Hideto Koizumi

Hideto Koizumi
  • Applied Economics Doctoral Candidate

Contact Information

  • office Address:

    3733 Spruce Street, 300 Vance Hall, Philadelphia, PA 19104-6302

Research Interests: Public Finance (Primary), Microeconomic Theory and Digital Economics (Secondary)

Links: CV

Overview

Hideto Koizumi is a PhD candidate from Applied Economics at Wharton. He is interested in the union of public finance, market design, and digital economics.  Prior to attending the PhD program, he worked at the Innovations for Poverty Action.  He graduated from Soka University of America in 2011 with a B.A. in Liberal Arts and from Yale University in 2012 with a M.A. in International and Development Economics.

Working Papers

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Research

Working Papers

Teaching

Spring, 2017 Managerial Economics, Wharton, teaching fellow for Professor Ulrich Doraszelski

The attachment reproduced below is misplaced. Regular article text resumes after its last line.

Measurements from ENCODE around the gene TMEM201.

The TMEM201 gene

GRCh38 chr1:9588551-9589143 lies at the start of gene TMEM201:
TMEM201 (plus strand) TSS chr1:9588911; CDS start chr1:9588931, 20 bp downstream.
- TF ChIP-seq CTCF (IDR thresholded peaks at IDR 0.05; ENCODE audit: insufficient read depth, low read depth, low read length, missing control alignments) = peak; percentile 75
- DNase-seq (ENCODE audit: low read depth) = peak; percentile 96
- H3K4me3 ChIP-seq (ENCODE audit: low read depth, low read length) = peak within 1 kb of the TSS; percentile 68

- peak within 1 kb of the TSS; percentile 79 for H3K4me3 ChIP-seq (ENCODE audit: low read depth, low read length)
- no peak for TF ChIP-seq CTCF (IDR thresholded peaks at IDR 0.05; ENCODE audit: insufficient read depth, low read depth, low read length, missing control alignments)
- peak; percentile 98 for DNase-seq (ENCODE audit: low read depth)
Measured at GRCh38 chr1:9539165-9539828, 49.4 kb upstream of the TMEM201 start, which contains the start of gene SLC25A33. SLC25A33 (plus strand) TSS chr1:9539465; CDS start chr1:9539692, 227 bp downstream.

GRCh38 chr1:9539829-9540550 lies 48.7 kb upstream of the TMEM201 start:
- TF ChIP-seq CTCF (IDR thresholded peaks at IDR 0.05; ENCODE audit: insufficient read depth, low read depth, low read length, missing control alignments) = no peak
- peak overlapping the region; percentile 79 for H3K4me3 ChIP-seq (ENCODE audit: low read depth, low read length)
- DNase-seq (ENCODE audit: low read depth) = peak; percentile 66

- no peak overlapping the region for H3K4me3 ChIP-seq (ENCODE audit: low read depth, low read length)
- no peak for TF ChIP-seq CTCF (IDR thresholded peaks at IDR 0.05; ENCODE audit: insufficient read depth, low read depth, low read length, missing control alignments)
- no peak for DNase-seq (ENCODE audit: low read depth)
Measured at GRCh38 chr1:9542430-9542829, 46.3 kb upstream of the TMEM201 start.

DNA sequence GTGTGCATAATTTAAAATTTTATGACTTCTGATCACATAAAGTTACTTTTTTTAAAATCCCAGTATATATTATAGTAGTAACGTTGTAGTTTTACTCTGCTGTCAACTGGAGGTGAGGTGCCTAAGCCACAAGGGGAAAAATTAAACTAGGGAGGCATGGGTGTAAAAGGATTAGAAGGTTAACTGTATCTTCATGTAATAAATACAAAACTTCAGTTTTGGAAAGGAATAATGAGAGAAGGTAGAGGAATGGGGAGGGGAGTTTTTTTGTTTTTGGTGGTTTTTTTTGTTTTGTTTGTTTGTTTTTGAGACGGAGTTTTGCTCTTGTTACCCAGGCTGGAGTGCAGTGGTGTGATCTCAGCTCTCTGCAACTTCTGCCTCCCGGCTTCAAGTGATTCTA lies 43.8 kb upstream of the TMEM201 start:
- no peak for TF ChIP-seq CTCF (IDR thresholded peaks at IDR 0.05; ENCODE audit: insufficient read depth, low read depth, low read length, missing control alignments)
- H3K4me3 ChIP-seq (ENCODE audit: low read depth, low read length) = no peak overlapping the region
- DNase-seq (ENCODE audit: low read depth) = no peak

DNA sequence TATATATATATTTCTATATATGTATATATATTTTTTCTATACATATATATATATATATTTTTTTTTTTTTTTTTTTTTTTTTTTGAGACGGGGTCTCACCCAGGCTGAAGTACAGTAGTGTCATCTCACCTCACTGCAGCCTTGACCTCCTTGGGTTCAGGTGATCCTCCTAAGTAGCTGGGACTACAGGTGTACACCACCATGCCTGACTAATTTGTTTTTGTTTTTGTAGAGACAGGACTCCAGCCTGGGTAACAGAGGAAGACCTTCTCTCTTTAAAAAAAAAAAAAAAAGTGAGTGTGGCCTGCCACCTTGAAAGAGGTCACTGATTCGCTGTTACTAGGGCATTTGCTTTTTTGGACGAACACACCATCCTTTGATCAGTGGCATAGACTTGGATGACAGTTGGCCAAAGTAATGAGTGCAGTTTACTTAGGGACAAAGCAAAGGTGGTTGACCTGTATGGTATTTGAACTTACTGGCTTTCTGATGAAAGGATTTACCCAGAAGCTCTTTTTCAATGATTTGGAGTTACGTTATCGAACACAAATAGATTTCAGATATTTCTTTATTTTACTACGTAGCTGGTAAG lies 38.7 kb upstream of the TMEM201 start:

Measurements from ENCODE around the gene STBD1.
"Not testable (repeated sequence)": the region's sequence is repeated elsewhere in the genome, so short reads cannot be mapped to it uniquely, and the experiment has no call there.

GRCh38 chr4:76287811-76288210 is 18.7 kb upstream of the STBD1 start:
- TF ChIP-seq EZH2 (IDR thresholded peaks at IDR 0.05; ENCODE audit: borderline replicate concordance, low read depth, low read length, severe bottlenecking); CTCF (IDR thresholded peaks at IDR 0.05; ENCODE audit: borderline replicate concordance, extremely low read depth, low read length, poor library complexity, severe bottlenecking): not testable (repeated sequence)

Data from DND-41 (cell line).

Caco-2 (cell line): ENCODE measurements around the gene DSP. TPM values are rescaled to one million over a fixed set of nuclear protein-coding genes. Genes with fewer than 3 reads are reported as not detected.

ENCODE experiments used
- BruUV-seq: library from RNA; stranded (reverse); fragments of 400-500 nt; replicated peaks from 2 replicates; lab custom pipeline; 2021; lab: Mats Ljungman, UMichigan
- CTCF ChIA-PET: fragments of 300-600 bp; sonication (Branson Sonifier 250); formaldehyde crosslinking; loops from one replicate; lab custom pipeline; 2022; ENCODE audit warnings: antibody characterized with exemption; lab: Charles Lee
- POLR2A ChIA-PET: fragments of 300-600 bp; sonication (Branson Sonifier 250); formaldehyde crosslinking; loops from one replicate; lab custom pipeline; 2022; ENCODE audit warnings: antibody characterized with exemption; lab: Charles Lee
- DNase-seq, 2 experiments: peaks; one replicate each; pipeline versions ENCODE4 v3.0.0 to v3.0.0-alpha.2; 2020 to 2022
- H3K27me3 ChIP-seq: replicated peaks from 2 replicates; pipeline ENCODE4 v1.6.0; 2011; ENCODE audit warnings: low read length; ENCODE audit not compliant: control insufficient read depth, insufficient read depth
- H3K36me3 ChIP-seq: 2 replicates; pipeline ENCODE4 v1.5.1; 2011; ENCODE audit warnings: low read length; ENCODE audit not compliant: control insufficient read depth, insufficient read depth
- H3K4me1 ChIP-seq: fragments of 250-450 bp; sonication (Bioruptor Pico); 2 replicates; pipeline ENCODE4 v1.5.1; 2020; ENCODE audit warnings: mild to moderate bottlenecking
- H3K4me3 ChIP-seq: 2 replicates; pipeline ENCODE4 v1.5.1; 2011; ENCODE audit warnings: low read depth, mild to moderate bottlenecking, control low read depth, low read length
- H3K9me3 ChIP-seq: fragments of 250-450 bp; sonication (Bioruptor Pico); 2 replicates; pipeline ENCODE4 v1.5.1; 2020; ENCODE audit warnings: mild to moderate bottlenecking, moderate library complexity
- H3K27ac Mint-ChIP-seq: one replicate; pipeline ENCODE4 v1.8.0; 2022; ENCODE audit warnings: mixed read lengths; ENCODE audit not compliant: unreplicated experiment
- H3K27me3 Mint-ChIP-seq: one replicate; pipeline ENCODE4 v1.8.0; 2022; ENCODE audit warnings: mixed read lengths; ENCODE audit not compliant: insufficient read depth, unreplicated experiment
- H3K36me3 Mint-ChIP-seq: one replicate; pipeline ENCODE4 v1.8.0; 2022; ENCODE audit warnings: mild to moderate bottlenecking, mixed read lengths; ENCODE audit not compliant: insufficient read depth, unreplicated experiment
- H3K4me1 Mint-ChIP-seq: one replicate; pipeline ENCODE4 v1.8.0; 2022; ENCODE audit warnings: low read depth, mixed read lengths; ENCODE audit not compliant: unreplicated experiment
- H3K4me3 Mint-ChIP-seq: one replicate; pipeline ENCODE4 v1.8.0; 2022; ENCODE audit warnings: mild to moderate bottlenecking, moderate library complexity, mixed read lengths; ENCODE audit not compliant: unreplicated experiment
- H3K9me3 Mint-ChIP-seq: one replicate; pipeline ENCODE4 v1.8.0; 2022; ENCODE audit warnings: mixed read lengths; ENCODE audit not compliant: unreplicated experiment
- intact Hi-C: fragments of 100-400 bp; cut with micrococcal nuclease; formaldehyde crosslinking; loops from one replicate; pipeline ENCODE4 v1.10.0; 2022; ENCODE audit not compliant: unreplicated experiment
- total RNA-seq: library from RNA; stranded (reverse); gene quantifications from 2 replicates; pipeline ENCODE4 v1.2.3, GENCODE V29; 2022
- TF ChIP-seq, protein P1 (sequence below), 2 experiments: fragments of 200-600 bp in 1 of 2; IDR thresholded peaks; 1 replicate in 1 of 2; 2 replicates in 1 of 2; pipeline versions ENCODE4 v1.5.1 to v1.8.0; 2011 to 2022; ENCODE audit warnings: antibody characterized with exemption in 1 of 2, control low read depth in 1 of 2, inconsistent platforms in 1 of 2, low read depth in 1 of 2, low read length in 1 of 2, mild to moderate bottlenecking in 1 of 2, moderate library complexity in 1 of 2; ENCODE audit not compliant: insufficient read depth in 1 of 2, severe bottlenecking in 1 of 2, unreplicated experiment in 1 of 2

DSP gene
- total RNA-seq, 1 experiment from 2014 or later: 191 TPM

Fall, 2018

Spring, 2019

Honors Thesis Seminar, Wharton, teaching fellow for Dr. Utsav Schurmans

Honors Thesis Seminar, Wharton, teaching fellow for Dr. Utsav Schurmans

 

Awards and Honors

2014-2019 Wharton Graduate Fellowship
2014-2019 Japan Student Services Organization Educational Scholarship
2018-2019 Mack Institute Research Grants ($20,000 in total)

    Knowledge@Wharton

    2020 Startup Challenge: Can You Pick the Winner?

    With businesses ranging from curated flower rentals to telemedicine for pets, eight finalist teams battled for $135,000 in cash and services at the recent Penn Wharton Entrepreneurship Startup Showcase.

    Knowledge @ Wharton - 2020/06/2
    How an ‘Employees First’ Pandemic Response Pays Off

    When the coronavirus pandemic began, PriceSmart CEO Sherry Bahrambeygui reset the company’s culture and found more productive ways to get things done. In a recent conversation with Wharton’s Mike Useem, she shared what she has learned.

    Knowledge @ Wharton - 2020/06/1
    Planning for the Post-COVID-19 Workforce: Four Scenarios

    Scenario thinking can help organizations better anticipate and adapt to dramatic changes, increase agility and resilience, and turn uncertainty into advantage, according to the authors of this opinion piece.

    Knowledge @ Wharton - 2020/06/1